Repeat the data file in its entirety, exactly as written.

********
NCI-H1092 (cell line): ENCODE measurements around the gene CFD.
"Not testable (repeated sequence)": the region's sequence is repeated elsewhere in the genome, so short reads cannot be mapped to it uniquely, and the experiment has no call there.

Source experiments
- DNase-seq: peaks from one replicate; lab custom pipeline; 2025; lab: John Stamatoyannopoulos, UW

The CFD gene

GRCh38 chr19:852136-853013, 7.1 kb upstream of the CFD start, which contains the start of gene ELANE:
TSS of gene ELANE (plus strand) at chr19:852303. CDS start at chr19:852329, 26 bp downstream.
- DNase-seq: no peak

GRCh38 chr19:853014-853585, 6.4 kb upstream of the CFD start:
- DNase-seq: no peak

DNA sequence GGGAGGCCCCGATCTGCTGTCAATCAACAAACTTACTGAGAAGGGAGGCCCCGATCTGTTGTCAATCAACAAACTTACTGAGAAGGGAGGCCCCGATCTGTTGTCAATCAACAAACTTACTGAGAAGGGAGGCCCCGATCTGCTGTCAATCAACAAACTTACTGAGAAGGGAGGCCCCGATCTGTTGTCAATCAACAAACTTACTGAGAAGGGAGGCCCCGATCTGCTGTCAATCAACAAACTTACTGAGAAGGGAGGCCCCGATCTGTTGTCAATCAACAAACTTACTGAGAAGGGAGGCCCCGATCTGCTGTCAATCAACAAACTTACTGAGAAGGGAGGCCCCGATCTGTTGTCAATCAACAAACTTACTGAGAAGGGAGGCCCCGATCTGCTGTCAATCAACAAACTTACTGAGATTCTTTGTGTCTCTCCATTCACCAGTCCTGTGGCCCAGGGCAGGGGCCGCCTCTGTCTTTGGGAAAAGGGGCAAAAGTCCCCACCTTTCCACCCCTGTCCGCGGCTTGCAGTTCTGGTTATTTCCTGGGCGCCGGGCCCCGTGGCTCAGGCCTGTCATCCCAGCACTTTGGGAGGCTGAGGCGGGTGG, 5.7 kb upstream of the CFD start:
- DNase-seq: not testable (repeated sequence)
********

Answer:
NCI-H1092 (cell line): ENCODE measurements around the gene CFD.
"Not testable (repeated sequence)": the region's sequence is repeated elsewhere in the genome, so short reads cannot be mapped to it uniquely, and the experiment has no call there.

Source experiments
- DNase-seq: peaks from one replicate; lab custom pipeline; 2025; lab: John Stamatoyannopoulos, UW

The CFD gene

GRCh38 chr19:852136-853013, 7.1 kb upstream of the CFD start, which contains the start of gene ELANE:
TSS of gene ELANE (plus strand) at chr19:852303. CDS start at chr19:852329, 26 bp downstream.
- DNase-seq: no peak

GRCh38 chr19:853014-853585, 6.4 kb upstream of the CFD start:
- DNase-seq: no peak

DNA sequence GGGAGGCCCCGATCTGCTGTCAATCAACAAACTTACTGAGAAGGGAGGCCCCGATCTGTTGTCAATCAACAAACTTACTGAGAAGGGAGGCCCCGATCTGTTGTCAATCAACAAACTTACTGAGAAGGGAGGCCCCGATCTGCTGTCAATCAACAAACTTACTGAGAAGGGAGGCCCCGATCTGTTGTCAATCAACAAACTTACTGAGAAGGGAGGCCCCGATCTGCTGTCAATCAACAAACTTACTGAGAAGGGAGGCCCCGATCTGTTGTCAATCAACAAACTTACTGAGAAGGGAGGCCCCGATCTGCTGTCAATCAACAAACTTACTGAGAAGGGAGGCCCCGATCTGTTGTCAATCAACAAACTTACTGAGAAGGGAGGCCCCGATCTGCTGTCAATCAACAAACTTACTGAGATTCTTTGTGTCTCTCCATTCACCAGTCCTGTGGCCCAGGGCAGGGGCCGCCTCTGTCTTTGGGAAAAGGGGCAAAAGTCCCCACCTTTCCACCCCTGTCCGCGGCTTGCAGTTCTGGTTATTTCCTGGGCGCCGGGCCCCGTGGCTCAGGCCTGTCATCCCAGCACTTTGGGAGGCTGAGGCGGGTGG, 5.7 kb upstream of the CFD start:
- DNase-seq: not testable (repeated sequence)